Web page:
My son describes my new role as “meeting people for coffee”. I don’t think the value of this in ministry can be overrated. I have thoroughly enjoyed spending this year getting to know my new parish and parishioners, often over a cuppa or a pint of something. The deep conversations that have come as I share a good Yorkshire brew with friends and strangers in this role is astounding. It has been so fulfilling to be able to say that I am where I am called by God to be. It has meant this year has flown. I have been honoured to share with people in times of joy and sorrow, baptising and burying, preparing for confirmation and praying with those who have lost their way. The people of Pannal and Beckwithshaw have supported me as I have grown in service and I am so grateful for their words of encouragement and their patience. I am looking forward to continuing on the path into priestly ministry as I “live and work to God’s praise and glory”.
I have very much enjoyed my first year in Ripon. Highlights have included the installation of Bishop Helen Ann Hartley, which included Maori chants and some very creative liturgy, a wonderful Holy Week and the daily opportunity to listen to the beautiful singing of the Cathedral choir. I have been welcomed with great warmth and encouragement by both the clergy and the congregation of the Cathedral, and have enjoyed getting to know the people and landscape of this lovely area. I am looking forward the sacramental aspects of priesthood, particularly to celebrating the Eucharist, and to being able to respond more fully to those who come to the altar rail to be blessed.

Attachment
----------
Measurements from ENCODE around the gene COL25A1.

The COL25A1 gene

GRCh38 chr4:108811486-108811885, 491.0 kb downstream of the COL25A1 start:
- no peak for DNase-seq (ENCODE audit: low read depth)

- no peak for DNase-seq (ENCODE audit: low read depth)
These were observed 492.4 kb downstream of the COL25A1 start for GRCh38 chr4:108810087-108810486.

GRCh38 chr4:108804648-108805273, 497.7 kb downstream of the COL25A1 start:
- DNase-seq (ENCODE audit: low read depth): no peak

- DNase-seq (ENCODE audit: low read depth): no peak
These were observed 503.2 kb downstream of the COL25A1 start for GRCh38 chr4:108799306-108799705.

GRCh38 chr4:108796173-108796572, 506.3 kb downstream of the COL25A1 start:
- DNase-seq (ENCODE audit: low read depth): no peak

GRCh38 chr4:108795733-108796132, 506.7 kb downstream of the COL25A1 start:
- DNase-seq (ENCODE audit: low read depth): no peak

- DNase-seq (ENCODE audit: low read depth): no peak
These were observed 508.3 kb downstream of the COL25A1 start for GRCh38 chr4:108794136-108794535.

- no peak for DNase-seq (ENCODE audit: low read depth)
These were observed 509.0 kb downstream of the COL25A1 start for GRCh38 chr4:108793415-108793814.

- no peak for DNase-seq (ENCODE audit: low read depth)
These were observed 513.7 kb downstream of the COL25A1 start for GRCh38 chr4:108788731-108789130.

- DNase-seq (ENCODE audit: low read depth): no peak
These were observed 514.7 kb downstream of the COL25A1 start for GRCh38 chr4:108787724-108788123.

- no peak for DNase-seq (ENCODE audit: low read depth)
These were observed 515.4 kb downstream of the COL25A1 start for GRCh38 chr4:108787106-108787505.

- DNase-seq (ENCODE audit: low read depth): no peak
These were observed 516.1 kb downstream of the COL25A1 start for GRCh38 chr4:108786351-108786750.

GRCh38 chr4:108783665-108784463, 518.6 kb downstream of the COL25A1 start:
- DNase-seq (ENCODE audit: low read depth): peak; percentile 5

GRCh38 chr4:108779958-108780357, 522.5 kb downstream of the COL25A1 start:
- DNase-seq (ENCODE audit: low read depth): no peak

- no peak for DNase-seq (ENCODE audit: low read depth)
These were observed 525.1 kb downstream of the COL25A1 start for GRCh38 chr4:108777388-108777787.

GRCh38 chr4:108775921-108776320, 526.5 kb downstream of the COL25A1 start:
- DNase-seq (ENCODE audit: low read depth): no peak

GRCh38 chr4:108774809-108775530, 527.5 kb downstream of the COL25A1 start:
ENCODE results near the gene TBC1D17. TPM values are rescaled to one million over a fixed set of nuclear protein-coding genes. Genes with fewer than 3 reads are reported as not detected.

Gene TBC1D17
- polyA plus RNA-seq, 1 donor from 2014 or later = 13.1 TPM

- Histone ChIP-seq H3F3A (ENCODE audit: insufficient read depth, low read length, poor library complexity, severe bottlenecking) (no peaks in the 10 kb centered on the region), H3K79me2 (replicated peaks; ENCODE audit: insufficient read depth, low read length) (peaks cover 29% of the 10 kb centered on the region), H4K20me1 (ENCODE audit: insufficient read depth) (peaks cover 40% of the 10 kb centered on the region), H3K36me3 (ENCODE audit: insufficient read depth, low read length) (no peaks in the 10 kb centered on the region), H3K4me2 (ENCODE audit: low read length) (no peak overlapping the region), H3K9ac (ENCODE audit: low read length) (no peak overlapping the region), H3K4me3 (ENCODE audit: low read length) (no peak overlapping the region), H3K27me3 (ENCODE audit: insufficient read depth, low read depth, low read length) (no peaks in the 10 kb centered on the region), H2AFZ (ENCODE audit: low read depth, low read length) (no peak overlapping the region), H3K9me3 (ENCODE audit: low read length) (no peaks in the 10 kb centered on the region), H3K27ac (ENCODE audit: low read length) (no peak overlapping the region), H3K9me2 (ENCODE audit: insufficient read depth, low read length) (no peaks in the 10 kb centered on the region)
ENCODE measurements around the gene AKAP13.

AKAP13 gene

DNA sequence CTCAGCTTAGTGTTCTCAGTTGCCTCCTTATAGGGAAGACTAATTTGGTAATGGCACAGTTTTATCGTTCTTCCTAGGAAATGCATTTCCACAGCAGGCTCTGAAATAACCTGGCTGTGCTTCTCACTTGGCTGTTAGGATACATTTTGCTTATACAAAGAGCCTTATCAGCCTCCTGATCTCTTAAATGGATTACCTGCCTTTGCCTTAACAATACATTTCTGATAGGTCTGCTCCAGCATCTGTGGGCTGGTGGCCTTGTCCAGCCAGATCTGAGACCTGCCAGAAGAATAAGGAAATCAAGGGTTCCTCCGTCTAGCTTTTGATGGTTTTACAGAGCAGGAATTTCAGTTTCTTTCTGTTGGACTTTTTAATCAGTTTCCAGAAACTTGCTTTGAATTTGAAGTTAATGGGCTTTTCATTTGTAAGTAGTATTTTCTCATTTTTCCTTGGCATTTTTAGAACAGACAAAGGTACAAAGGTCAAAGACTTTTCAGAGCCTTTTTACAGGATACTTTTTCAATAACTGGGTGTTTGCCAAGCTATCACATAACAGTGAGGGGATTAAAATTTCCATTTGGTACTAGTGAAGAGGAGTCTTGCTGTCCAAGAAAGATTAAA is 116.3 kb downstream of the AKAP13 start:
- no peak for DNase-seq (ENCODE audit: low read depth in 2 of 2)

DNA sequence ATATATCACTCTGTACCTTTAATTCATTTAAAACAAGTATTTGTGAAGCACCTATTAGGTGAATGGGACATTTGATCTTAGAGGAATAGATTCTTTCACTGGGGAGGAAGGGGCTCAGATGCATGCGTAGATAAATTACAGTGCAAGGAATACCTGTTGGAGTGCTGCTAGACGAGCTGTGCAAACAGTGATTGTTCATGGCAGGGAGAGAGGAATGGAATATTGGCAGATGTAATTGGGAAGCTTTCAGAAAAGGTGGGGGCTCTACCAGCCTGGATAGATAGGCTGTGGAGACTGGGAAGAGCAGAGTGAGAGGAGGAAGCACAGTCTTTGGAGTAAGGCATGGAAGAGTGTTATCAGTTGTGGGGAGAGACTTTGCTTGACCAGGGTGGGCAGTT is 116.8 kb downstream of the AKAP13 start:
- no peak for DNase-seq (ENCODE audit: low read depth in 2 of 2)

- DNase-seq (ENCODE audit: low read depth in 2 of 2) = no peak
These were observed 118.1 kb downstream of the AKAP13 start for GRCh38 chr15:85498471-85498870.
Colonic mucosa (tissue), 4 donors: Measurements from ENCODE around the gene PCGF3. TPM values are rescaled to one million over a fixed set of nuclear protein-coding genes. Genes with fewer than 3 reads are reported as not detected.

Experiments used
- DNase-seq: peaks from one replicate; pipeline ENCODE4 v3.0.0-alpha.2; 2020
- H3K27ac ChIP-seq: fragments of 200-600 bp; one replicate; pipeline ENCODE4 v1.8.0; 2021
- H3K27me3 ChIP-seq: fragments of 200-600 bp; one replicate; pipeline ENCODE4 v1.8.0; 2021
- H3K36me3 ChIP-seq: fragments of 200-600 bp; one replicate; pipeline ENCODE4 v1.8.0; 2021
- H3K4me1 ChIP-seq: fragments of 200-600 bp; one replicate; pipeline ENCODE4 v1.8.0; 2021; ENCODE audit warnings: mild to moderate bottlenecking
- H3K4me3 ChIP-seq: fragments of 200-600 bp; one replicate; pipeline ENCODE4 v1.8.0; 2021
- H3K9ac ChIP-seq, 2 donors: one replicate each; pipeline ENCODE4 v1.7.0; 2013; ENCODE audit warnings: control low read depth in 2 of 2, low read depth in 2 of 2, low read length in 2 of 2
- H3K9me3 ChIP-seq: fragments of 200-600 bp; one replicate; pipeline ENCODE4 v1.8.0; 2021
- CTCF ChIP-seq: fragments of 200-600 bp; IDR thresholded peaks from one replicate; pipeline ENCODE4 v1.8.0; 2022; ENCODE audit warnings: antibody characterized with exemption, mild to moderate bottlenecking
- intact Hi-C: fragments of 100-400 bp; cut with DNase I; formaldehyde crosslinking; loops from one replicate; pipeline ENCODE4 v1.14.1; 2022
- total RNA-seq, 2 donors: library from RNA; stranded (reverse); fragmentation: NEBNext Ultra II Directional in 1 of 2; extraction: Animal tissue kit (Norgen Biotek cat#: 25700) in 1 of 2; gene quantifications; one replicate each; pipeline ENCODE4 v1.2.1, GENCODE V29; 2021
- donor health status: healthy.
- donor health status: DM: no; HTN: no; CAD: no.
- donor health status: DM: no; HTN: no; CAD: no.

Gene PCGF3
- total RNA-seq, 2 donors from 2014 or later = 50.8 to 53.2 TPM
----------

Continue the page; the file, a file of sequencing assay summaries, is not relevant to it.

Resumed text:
My first year of curacy has gone very quickly, but through my experiences and the careful guidance of my incumbent I have learnt a great deal. It’s been a year filled with school collective worship, baptisms, preaching, study groups and funerals - all of which have been a privilege to lead and participate in. Particularly exciting has been the establishment of our new youth group: ‘Max Potato’ (they chose the name not me!) This is growing and developing and is a highlight of my work here. Another highpoint has been the ‘Do You Know Him’ project, a teaching and outreach initiative shared by all the churches in Skipton. Indeed, it’s been a wonderful time to join the churches in the Skipton district as God moves in our town. I am, of course, immensely grateful to my own churches of St. Mary’s, Carleton in Craven and Christ Church, Skipton for their welcome and encouragement of me over the last year.